The earth's global magnetic field plays a vital role in our everyday lives, shielding us from harmful solar radiation. The magnetic field, which has existed for billions of years, is caused by a dynamo—or generator—within the mostly molten iron in the earth's interior; this liquid iron churns in a process called convection. But convection does not happen on its own. It needs a driving force—a power source. Now, graduate student Joseph O'Rourke and David Stevenson, Caltech's Marvin L. Goldberger Professor of Planetary Science, have proposed a new mechanism that can power this convection in the earth's interior for all of the earth's history.
A paper detailing the findings appears in the January 21 issue of Nature.
Convection can be seen in such everyday phenomena as a pot of boiling water. Heat at the bottom of the pot causes pockets of fluid to become less dense than the surrounding fluid, and thus to rise. When they reach the surface, the pockets of fluid cool and sink again. This same process occurs in the 1,400-mile-thick layer of molten metal that makes up the outer core.
The earth consists mostly of the mantle (solid material made of oxides and silicate in which magnesium is prominent) and the core (mainly iron). These two regions are usually thought of as completely separated; that is, the mantle materials do not dissolve in the core materials. They do not mix at the atomic level, much as water does not usually mix with oil. The core has a solid inner part that has been slowly growing throughout the earth's history, as liquid iron in the planet's interior solidifies. The outer, liquid part of the core is a layer of molten iron mixed with other elements, including silicon, oxygen, nickel, and a small amount of magnesium. Stevenson and O'Rourke propose that the transfer of the element magnesium in the form of mantle minerals from the outer core to the base of the mantle is the mechanism that powers convection.
Magneisum is a major element in the mantle, but it has low solubility in the iron core except at very high temperatures—above 7,200 degrees Fahrenheit. As the earth's core cools, magnesium oxides and magnesium silicates crystallize from the metallic, liquid outer core, much as sugar that has been dissolved in hot water will precipitate as sugar crystals when the water cools. Because these crystals are less dense than iron, they rise to the base of the mantle. The heavier liquid metal left behind then sinks, and this motion, Stevenson argues, may be the mechanism that has sustained convection for over three billion years—the mechanism that in turn powers the global magnetic field.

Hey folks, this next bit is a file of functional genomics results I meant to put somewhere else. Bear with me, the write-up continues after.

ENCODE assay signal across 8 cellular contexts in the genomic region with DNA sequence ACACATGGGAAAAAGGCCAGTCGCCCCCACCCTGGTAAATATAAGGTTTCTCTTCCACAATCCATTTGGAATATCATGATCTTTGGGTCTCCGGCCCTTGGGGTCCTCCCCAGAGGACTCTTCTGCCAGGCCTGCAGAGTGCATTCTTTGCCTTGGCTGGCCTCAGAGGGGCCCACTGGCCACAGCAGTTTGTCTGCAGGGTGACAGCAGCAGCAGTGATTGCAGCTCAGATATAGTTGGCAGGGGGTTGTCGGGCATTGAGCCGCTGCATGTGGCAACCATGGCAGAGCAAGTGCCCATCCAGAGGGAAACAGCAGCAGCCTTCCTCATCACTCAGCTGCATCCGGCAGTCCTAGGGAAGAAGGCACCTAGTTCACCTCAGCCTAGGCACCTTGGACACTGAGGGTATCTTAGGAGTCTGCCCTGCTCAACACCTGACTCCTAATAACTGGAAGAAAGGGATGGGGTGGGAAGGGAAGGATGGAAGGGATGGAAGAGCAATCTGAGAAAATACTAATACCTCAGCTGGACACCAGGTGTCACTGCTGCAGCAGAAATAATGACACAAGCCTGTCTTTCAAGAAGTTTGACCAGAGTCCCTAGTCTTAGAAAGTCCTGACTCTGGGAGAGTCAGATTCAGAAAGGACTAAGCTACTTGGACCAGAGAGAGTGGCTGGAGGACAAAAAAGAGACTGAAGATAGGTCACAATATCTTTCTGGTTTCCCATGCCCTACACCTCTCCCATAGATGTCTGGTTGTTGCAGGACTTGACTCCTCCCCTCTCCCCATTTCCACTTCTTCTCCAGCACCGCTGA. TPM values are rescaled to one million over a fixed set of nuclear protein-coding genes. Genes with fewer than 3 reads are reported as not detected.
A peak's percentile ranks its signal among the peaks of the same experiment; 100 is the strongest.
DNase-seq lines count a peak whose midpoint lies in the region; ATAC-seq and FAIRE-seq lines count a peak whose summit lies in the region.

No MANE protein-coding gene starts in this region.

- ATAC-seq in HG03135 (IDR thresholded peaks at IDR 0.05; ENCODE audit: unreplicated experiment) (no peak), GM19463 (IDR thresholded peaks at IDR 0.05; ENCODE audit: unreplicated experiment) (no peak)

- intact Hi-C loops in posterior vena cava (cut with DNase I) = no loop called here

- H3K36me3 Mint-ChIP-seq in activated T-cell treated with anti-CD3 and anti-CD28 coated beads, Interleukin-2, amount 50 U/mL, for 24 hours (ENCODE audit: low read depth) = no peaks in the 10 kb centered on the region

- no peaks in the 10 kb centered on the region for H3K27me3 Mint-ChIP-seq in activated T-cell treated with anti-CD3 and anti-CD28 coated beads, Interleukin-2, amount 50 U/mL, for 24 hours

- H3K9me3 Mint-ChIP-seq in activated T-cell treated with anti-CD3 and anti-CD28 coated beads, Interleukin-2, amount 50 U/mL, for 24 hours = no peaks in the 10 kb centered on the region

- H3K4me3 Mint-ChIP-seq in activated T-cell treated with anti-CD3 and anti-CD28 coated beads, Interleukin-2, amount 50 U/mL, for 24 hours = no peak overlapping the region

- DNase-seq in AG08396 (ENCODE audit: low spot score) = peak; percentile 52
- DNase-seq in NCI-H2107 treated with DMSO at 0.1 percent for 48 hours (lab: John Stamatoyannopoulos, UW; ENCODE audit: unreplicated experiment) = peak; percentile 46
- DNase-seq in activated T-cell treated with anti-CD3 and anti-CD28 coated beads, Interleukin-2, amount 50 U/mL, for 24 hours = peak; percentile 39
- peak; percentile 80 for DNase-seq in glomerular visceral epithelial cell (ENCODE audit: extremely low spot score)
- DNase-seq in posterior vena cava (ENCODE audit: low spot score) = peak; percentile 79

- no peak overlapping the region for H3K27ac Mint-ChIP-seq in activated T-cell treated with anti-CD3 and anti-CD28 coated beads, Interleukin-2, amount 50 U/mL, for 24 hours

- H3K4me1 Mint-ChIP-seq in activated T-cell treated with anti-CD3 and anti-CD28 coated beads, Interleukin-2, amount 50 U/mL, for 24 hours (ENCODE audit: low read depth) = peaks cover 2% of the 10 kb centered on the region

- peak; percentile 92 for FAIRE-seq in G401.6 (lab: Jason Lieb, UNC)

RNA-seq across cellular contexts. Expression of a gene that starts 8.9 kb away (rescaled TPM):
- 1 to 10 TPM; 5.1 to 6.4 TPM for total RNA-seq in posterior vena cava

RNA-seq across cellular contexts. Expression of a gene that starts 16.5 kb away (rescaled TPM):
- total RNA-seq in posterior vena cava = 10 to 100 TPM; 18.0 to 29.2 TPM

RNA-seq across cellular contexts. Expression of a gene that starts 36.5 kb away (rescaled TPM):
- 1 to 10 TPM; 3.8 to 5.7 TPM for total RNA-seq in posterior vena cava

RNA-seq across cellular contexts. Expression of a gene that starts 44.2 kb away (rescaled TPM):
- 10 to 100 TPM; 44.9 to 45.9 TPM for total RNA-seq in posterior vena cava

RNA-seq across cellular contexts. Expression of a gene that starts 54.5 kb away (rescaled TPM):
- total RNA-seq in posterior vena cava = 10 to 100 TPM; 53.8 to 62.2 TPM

"Precipitation of magnesium-bearing minerals from the outer core is 10 times more effective at driving convection than growth of the inner core," O'Rourke says. "Such minerals are very buoyant and the resulting fluid motions can transport heat effectively. The core only needs to precipitate upwards a layer of magnesium minerals 10 kilometers thick—which seems like a lot, but it's not much on the scale of the inner and outer cores—in order to drive the outer core's convection."
Previous models assumed that the steady cooling of iron in the inner core would release heat that could power convection. But most measurements and theory in the past few years for the thermal conductivity of iron—the property that determines how efficiently heat can flow through a metal—indicates that the metal can easily transfer heat without undergoing motion. "Heating up iron at the bottom of the outer core will not cause it to rise up buoyantly—it's just going to dissipate the heat to its surroundings," O'Rourke says.
"Dave had the idea of a magnesium-powered dynamo for a while, but there was supposed to be no magnesium in Earth's core," O'Rourke says. "Now, models of planetary formation in the early solar system are showing that Earth underwent frequent impacts with giant planetary bodies. If these violent, energetic events occurred, Earth would have been experiencing much higher temperatures during its formation than previously thought—temperatures that would have been high enough to allow some magnesium to mix into liquid metallic iron."
These models made it possible to pursue the idea that the dynamo may be powered by the precipitation of magnesium-bearing minerals. O'Rourke calculated that the amounts of magnesium that would have dissolved in the core during Earth's hot early stages would have caused other changes in the composition of the mantle that are consistent with other models and measurements. He also calculated that the precipitation of these magnesium minerals would have enough energy to power the dynamo for four billion years.
Experimental verification of the amount of magnesium that can go into the core is still sparse, O'Rourke and Stevenson say. "Further applications of our proposed mechanism include Venus—where there is no magnetic field—and the abundant exoplanets that are more massive than the Earth but may have similar chemical compositions," Stevenson says.